Not long afterward, Manuel Huerta said, the building suddenly crumbled. “It just gave in all at once,” he said.
Six of the seven men working at the site at the time made it out. But nobody could find Segundo Huerta.
Guazhco started her own search when she arrived at the scene. She climbed into each ambulance she saw, hoping to find her husband. One worker told her not to keep looking, she recalled.
“Segundo is inside,” she remembered the worker telling her. “He got lost there.”
In the weeks after Huerta’s death, members of the Workers Justice Project, an advocacy group, said that they had been contacted by an acquaintance of someone who was working at the Bronx site.
The acquaintance told the agency that workers believed the site might be unsafe, but that they had been afraid to speak up. People associated with the Workers Justice Project said they had been shown photos of the site, which were shared with The New York Times, that captured a ceiling dipping under the weight of the material stacked above it.
Proving that a contractor is directly responsible for a worker’s death can be difficult, city officials said. Instead of criminal charges, contractors often face fines for safety violations or other wrongdoing; orders to stop or slow work; or, in more serious cases, a suspension or revocation of their licenses.
In 2018, 25 construction-related arrests were made for violations such as bribery, bid-rigging or wage theft, according to the city’s Department of Investigation.
Contractors found criminally liable under New York state law for a worker’s death can be fined a maximum of $10,000, an amount that worker’s advocates called paltry. The city said that contractors typically faced additional fines for other violations.
The accident in the Bronx was not the first in which a worker for Pioneer General was injured on the job. In 2018, two workers involved in separate accidents sued the company over what they said were unsafe working conditions. Both lawsuits remain active.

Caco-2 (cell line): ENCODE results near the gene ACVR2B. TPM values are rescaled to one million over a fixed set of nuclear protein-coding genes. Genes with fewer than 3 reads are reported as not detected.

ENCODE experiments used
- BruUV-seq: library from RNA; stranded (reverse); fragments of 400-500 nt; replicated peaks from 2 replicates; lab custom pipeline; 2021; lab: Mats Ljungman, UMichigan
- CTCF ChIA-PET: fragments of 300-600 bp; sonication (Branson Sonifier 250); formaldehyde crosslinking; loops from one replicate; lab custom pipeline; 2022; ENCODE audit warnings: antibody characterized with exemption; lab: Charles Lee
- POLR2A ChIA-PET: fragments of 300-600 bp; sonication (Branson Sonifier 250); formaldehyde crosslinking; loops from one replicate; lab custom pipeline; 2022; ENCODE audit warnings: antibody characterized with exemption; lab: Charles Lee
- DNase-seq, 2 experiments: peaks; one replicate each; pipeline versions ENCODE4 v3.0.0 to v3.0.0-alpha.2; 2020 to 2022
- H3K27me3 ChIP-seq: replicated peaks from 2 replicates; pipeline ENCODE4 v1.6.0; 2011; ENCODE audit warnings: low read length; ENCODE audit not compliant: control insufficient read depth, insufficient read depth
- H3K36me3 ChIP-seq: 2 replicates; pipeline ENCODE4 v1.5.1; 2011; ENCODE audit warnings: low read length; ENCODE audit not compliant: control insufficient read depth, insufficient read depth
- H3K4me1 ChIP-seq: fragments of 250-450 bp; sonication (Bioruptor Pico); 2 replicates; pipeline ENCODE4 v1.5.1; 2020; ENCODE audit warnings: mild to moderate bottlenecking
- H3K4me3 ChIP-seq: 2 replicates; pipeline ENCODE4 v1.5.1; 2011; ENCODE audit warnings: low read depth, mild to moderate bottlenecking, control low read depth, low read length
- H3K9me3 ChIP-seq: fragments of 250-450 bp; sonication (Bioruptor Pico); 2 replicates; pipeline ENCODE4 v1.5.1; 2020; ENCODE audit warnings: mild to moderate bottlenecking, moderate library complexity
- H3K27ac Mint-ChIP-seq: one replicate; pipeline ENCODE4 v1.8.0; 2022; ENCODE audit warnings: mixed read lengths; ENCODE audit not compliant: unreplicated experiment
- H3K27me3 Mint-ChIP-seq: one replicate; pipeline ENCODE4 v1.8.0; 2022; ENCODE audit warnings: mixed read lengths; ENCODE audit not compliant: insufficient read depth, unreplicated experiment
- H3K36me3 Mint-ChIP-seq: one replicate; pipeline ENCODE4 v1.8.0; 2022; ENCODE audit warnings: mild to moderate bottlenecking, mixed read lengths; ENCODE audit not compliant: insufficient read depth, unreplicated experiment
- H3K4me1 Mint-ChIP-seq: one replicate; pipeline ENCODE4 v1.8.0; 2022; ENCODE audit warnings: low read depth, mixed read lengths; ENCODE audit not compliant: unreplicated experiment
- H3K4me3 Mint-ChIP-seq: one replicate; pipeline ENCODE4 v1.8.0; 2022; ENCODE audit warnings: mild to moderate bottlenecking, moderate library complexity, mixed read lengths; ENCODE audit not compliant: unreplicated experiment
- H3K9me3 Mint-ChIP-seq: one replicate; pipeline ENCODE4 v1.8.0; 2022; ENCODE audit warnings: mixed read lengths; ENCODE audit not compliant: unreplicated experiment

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Abazi Okoro, the superintendent of construction listed on the permit for the Bronx site — who is required to be present whenever work is taking place — was not there on the day of Huerta’s death, several workers said.
Okoro could not be reached for comment.
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Guazhco has experienced considerable financial pressure since her husband’s death, starting with the cost of returning his body to Ecuador. Several law firms contacted her after the accident, and she decided to pursue a lawsuit.
Guazhco said she was still trying to explain to the couple’s 4-year-old twins what had happened to their father.
In addition to having to come up with the $2,000 monthly rent on her apartment, she must also take care of tasks that her husband typically handled.
The couple’s eldest child, a daughter who lives in the family’s Bronx apartment, recently gave birth to a baby girl. The daughter, also named Maria Huerta, 20, said that she had named the baby “Esperanza” — “hope” in Spanish — to reflect what her arrival meant after Huerta’s death.
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On a recent night, another daughter, Mirian, came into the kitchen occasionally to help her mother with one of the twins. Mirian was a new presence in the home. She had been detained by immigration authorities in Louisiana last June after trying to enter the United States from Ecuador. She had been released to attend her father’s funeral, and she hoped to get permission to stay with her family permanently.
For Guazhco, having both daughters living at home had been comforting. But it had also meant more people to feed. The demands of being responsible for the five children, Guazhco said, had sometimes been unbearable.
“There are moments when I do not want to get home because I have so many things on my mind,” she said through tears. “But I have to for my children, for my little ones.”
This article originally appeared in The New York Times .